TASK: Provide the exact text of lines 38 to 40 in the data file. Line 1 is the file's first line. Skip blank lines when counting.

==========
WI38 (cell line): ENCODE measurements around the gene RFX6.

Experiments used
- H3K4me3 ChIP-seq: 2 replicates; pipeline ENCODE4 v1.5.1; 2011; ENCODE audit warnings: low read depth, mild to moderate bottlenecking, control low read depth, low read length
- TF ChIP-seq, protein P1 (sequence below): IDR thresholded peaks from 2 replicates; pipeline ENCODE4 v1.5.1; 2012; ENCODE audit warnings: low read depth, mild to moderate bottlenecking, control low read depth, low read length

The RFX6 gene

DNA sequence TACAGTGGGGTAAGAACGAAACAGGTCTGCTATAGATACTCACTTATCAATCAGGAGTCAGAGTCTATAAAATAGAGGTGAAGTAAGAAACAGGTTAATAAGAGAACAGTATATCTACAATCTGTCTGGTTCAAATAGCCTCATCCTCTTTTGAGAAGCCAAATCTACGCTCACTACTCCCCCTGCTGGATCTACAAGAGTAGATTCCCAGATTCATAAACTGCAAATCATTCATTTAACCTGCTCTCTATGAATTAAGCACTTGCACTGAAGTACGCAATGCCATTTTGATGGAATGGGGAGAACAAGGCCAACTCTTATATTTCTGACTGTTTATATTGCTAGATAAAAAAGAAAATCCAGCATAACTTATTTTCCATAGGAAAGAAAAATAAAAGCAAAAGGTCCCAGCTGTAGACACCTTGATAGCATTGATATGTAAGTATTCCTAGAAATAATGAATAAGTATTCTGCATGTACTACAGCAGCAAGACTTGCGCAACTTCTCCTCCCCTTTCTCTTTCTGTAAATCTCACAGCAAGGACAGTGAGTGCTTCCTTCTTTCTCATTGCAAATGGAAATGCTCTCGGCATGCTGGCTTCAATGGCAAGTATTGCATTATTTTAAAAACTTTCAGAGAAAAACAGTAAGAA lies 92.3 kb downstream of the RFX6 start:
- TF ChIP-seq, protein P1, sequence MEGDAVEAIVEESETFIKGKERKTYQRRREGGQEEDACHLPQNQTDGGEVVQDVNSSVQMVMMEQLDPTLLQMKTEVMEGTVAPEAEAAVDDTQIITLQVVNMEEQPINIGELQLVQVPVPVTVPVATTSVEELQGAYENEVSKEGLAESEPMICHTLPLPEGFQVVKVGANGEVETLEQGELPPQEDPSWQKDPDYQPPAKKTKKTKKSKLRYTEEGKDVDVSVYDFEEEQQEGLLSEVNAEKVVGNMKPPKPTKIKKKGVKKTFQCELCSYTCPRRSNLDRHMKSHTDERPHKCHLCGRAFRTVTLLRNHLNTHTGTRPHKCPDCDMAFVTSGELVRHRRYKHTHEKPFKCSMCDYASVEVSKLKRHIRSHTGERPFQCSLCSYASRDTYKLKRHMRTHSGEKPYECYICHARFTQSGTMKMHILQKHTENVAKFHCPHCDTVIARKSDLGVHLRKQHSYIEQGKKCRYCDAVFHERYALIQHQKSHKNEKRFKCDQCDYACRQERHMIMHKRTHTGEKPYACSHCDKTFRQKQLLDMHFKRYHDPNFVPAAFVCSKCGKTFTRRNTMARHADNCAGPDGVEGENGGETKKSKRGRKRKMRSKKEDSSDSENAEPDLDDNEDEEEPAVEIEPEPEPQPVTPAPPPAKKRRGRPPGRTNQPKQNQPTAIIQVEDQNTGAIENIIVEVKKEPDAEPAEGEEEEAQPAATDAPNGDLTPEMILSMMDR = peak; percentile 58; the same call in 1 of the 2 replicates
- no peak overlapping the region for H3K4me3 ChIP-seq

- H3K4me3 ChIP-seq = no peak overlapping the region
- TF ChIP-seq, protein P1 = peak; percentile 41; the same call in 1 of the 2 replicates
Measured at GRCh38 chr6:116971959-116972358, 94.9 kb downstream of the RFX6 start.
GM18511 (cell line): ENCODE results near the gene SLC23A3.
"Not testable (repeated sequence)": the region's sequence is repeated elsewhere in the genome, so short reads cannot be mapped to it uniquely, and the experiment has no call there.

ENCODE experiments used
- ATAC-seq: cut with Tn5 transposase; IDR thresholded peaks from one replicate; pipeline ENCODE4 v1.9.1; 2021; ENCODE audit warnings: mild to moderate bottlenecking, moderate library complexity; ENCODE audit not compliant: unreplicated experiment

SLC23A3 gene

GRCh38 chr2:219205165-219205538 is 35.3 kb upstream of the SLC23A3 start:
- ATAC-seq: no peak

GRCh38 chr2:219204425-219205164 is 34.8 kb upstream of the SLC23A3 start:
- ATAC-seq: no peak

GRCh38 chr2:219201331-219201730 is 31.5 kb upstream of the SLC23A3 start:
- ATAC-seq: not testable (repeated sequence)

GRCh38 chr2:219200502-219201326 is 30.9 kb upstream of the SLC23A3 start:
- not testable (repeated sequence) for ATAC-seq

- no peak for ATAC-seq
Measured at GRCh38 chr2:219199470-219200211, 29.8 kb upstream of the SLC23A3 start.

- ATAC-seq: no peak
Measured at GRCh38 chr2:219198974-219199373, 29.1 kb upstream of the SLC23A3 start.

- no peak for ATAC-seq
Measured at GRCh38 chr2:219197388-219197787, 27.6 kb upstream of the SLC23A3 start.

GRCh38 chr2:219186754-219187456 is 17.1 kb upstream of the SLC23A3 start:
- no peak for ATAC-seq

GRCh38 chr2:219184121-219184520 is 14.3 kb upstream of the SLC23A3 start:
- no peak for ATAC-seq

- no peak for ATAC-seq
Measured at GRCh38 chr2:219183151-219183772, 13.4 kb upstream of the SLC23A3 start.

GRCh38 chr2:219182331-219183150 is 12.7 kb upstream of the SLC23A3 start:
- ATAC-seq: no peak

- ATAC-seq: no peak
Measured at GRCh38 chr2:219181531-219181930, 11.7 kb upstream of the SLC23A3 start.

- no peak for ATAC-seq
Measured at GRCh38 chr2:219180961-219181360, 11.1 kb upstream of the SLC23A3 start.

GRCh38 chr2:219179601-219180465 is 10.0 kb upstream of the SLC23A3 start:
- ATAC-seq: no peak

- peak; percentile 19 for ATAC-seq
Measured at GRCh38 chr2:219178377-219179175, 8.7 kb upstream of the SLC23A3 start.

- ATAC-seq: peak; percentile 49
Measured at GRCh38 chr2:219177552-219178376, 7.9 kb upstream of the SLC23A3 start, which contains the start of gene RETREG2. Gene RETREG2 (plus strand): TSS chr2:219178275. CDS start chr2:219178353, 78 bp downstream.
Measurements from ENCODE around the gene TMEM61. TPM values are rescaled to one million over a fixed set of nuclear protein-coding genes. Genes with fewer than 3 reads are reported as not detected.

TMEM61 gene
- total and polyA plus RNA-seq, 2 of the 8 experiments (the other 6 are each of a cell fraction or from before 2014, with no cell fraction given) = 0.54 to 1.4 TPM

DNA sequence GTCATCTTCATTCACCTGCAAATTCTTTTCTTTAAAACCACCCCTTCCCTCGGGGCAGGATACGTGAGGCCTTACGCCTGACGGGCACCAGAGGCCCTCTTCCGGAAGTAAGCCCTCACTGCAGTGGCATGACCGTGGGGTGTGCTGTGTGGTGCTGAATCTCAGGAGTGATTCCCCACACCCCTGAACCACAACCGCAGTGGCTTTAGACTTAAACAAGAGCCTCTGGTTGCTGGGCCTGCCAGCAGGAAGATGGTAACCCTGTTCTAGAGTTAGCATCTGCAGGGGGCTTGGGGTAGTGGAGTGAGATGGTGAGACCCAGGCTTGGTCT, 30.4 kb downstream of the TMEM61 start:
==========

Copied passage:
- ATAC-seq: no peak

- ATAC-seq: no peak
Measured at GRCh38 chr2:219181531-219181930, 11.7 kb upstream of the SLC23A3 start.